ehcoplex ,

That and, I think, even on a single one wants to let up on the pedal stroke when making the shift to reduce tension in the chain making it easier for it to release from the middle chain ring. This is a timing thing so the captain and stoker need to be in sync which makes the timing more difficult on a tandem. You let up but your stoker doesn't at the same moment and there may be no derailleur that can handle that. The other related timing issue with the tandem is that, due to weight, you lose momentum on the hill much more quickly so (unless you are an experienced, practiced tandem team with great sync) making your shift before you lose too much momentum and cadence makes it easier to reduce the tension in the chain enough to complete the shift. Wait too long to make the shift to where you have to apply pressure just to keep going and there may be no derailleur that can handle it. Anticipating the need for the shift and making it probably before you would on a single becomes more critical. The teamwork, to me, is part of the reward of tandeming. If your styles are closely matched, this stuff probably comes more easily than if they are not. Practice.

Having said all this, if your current derailleur will drop the chain to the granny without trouble if you are riding around in a level parking lot or while the bike is on a stand but won't when you need it, it is probably because you and your stoker aren't in full sync and/or you waited to long to attempt the shift. I think the reverse pull can help overcome some of this but if you are wildly out of sync, probably not a lot.
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Old 09-18-22, 09:30 AM
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Originally Posted by L134 View Post
...That and, I think, even on a single one wants to let up on the pedal stroke when making the shift to reduce tension in the chain making it easier for it to release from the middle chain ring. This is a timing thing so the captain and stoker need to be in sync which makes the timing more difficult on a tandem....
+1. Based on my tandem experience, this is more critical that the cable issue, though both are factors.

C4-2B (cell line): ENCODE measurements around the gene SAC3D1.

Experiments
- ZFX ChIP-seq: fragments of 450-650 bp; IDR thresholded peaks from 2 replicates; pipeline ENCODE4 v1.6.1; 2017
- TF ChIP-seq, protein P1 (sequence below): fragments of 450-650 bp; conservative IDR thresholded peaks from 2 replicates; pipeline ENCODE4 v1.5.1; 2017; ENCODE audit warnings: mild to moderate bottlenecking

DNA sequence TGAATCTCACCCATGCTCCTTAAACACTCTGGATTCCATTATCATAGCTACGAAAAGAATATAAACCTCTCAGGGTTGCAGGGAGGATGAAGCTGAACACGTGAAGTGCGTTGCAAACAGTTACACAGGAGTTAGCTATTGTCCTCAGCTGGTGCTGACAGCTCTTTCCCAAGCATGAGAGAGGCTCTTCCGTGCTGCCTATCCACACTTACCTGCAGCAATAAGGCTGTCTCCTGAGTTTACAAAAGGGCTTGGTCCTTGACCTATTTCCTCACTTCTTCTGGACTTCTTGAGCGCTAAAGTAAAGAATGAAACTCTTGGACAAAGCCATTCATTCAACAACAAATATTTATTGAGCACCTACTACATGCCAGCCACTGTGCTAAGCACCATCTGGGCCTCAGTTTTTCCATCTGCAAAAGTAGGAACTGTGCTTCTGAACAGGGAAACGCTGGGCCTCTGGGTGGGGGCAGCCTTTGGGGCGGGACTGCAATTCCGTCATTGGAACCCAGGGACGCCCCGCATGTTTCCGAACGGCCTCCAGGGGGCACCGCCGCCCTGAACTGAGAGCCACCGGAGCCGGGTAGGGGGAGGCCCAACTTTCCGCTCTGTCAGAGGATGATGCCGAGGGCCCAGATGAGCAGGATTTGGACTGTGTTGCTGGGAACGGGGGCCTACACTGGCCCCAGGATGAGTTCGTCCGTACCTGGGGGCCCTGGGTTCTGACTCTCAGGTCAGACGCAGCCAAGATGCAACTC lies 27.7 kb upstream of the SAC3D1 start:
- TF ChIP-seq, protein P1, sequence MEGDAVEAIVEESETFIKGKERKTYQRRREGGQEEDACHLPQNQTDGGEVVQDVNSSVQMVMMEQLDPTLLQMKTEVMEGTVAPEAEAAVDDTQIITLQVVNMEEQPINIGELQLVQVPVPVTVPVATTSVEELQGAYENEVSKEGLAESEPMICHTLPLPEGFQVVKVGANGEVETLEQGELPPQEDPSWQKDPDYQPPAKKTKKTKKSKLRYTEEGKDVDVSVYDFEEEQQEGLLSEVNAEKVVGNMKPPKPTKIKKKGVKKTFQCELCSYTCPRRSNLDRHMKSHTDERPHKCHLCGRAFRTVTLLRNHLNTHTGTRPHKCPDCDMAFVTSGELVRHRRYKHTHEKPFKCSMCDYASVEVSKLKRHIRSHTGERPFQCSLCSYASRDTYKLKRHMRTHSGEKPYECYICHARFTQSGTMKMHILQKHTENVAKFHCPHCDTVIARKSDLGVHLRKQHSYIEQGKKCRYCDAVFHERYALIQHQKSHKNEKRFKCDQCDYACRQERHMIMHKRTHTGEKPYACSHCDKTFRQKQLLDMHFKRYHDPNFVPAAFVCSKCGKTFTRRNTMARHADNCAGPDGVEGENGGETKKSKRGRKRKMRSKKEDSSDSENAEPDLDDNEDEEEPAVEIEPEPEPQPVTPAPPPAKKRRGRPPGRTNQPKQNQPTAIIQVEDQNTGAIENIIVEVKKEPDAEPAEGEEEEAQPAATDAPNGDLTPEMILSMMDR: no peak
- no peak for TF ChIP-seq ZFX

Regarding the ability to handle a triple, my tandem was a 1985 Santana Elan, equipped with a Compe-V front derailleur. This is from the same era as the SL, so the latter likely has the same travel and can handle the lateral throw, provided the spindle length doesn't skew the chainline too far from the nominal cage position.

However, the capacity of the SL is stated as 15T. You are asking it to handle 20T, so you'll have to be careful with crosschaining and will not have as many useful combinations as with a wide range front derailleur.

Also, as noted, the SL cage is aluminum. Besides the higher wear rate, aluminum is not as stiff as steel. To compensate you have to make it thicker but this mitigates the weight savings. The cage may not be stiff enough to shift under some of the heavy load situations experienced on tandems. This is where the previously mentioned co-ordination between the captain and stoker can be critical.

The bottom line is that you can likely make it work but the concessions in gearing and performance may not be acceptable.

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Old 09-18-22, 01:32 PM
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The FD shifting issue happens more-or-less the same when I test-ride around on the tandem alone, so it's not a sync issue- or at least that's not the primary issue....! The FD is one of the SLJ models (earlier, I think...) with the cable clamp at the front, so the short run of housing from under the BB has to contort a bit to get up and around the seat-post, so I think that may be the source of the issue.

The aluminum cage and stated limited range of the SL gives me pause.... and I realized I have a set of Cyclone MKII derailleurs that were intended for another bike that I may just try on the tandem (if the 'endless band' clamp on the FD will tighten enough...). It's not a reverse pull, but maybe it'll work.
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Old 09-18-22, 03:47 PM
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I've used a 1st gen Cyclone FD, an early Compe-V, and a Vx on a 45-42-28 crankset. I had to adjust all of them pretty carefully to prevent them from hitting both the chain and the crank, as Sheldon pointed out somewhere. The Compe-V is, as you probably know, top-normal. I've been using it for a few hundred miles, and I sort of like it; in any case, I have no plans to go back at this point. You can always try your SL, and get a steel top-normal FD if you like it.
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Old 09-18-22, 06:08 PM
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Originally Posted by philbob57 View Post